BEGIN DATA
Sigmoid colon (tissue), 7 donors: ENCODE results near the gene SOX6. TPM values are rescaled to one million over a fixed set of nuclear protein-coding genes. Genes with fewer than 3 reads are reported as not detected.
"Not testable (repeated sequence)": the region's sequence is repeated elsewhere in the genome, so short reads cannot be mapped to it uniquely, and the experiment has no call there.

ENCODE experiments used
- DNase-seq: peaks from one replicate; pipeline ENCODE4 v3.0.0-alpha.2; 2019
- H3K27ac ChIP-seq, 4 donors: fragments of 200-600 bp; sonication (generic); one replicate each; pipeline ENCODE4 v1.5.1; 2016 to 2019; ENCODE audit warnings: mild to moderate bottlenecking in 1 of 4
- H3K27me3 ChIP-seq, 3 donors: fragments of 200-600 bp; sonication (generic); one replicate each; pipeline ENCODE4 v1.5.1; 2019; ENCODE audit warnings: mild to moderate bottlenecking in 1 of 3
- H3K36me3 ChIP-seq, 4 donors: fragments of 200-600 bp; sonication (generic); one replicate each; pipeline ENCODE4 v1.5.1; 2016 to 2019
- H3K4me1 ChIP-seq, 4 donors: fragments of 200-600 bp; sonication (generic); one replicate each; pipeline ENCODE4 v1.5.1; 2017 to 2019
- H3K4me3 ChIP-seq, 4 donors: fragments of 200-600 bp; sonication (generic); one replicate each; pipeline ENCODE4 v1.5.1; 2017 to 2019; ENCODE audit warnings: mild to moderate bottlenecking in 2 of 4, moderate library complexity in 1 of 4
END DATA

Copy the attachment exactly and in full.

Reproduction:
Sigmoid colon (tissue), 7 donors: ENCODE results near the gene SOX6. TPM values are rescaled to one million over a fixed set of nuclear protein-coding genes. Genes with fewer than 3 reads are reported as not detected.
"Not testable (repeated sequence)": the region's sequence is repeated elsewhere in the genome, so short reads cannot be mapped to it uniquely, and the experiment has no call there.

ENCODE experiments used
- DNase-seq: peaks from one replicate; pipeline ENCODE4 v3.0.0-alpha.2; 2019
- H3K27ac ChIP-seq, 4 donors: fragments of 200-600 bp; sonication (generic); one replicate each; pipeline ENCODE4 v1.5.1; 2016 to 2019; ENCODE audit warnings: mild to moderate bottlenecking in 1 of 4
- H3K27me3 ChIP-seq, 3 donors: fragments of 200-600 bp; sonication (generic); one replicate each; pipeline ENCODE4 v1.5.1; 2019; ENCODE audit warnings: mild to moderate bottlenecking in 1 of 3
- H3K36me3 ChIP-seq, 4 donors: fragments of 200-600 bp; sonication (generic); one replicate each; pipeline ENCODE4 v1.5.1; 2016 to 2019
- H3K4me1 ChIP-seq, 4 donors: fragments of 200-600 bp; sonication (generic); one replicate each; pipeline ENCODE4 v1.5.1; 2017 to 2019
- H3K4me3 ChIP-seq, 4 donors: fragments of 200-600 bp; sonication (generic); one replicate each; pipeline ENCODE4 v1.5.1; 2017 to 2019; ENCODE audit warnings: mild to moderate bottlenecking in 2 of 4, moderate library complexity in 1 of 4